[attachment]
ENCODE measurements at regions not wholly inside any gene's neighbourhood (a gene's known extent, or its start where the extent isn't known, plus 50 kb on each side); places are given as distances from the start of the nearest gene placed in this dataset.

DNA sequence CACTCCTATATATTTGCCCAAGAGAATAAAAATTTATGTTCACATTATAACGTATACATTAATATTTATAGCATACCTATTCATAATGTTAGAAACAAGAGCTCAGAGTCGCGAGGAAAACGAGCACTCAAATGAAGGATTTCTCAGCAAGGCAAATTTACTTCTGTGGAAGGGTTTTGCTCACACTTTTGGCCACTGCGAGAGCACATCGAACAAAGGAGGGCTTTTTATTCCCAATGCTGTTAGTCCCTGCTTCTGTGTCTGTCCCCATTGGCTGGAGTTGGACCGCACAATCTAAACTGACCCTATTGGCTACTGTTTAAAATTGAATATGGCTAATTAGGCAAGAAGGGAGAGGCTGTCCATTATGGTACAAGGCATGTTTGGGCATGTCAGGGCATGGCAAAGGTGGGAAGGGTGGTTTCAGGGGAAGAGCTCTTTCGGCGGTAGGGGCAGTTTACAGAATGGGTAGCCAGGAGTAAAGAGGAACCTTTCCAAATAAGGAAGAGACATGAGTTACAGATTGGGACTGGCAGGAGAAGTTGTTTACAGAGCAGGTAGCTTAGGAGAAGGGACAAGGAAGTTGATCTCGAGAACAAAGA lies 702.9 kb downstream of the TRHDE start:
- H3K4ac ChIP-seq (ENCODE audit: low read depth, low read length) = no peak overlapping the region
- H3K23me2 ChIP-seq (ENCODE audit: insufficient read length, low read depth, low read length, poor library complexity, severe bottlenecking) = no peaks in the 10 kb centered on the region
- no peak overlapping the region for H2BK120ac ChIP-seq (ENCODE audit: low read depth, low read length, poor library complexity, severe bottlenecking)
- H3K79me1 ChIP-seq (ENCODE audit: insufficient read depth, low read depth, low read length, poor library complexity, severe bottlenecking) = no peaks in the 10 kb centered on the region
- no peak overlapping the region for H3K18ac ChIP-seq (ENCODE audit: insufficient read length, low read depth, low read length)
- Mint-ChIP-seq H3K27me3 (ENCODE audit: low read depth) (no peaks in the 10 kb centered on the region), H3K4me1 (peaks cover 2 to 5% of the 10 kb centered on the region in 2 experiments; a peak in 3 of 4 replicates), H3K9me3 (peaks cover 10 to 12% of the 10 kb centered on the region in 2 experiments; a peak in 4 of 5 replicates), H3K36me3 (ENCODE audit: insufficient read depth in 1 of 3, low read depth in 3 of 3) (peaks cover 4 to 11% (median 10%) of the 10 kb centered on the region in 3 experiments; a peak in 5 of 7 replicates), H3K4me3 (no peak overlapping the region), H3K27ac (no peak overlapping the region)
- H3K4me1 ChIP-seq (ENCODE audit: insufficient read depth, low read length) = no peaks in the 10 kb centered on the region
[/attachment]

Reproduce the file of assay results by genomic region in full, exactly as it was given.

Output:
ENCODE measurements at regions not wholly inside any gene's neighbourhood (a gene's known extent, or its start where the extent isn't known, plus 50 kb on each side); places are given as distances from the start of the nearest gene placed in this dataset.

DNA sequence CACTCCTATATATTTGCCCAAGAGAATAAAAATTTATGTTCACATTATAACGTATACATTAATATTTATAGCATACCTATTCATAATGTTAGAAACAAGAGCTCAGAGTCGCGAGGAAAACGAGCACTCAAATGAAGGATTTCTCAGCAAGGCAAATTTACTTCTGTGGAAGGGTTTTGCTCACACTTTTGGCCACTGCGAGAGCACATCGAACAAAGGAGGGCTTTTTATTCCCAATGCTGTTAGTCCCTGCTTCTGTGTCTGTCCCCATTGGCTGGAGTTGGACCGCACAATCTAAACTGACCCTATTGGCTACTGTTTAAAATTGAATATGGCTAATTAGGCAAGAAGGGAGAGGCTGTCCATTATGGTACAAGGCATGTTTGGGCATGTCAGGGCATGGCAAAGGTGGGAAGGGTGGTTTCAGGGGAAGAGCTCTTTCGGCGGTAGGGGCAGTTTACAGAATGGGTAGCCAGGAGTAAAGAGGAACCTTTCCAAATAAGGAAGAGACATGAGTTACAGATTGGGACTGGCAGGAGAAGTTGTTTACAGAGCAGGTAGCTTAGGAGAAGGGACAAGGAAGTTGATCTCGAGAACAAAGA lies 702.9 kb downstream of the TRHDE start:
- H3K4ac ChIP-seq (ENCODE audit: low read depth, low read length) = no peak overlapping the region
- H3K23me2 ChIP-seq (ENCODE audit: insufficient read length, low read depth, low read length, poor library complexity, severe bottlenecking) = no peaks in the 10 kb centered on the region
- no peak overlapping the region for H2BK120ac ChIP-seq (ENCODE audit: low read depth, low read length, poor library complexity, severe bottlenecking)
- H3K79me1 ChIP-seq (ENCODE audit: insufficient read depth, low read depth, low read length, poor library complexity, severe bottlenecking) = no peaks in the 10 kb centered on the region
- no peak overlapping the region for H3K18ac ChIP-seq (ENCODE audit: insufficient read length, low read depth, low read length)
- Mint-ChIP-seq H3K27me3 (ENCODE audit: low read depth) (no peaks in the 10 kb centered on the region), H3K4me1 (peaks cover 2 to 5% of the 10 kb centered on the region in 2 experiments; a peak in 3 of 4 replicates), H3K9me3 (peaks cover 10 to 12% of the 10 kb centered on the region in 2 experiments; a peak in 4 of 5 replicates), H3K36me3 (ENCODE audit: insufficient read depth in 1 of 3, low read depth in 3 of 3) (peaks cover 4 to 11% (median 10%) of the 10 kb centered on the region in 3 experiments; a peak in 5 of 7 replicates), H3K4me3 (no peak overlapping the region), H3K27ac (no peak overlapping the region)
- H3K4me1 ChIP-seq (ENCODE audit: insufficient read depth, low read length) = no peaks in the 10 kb centered on the region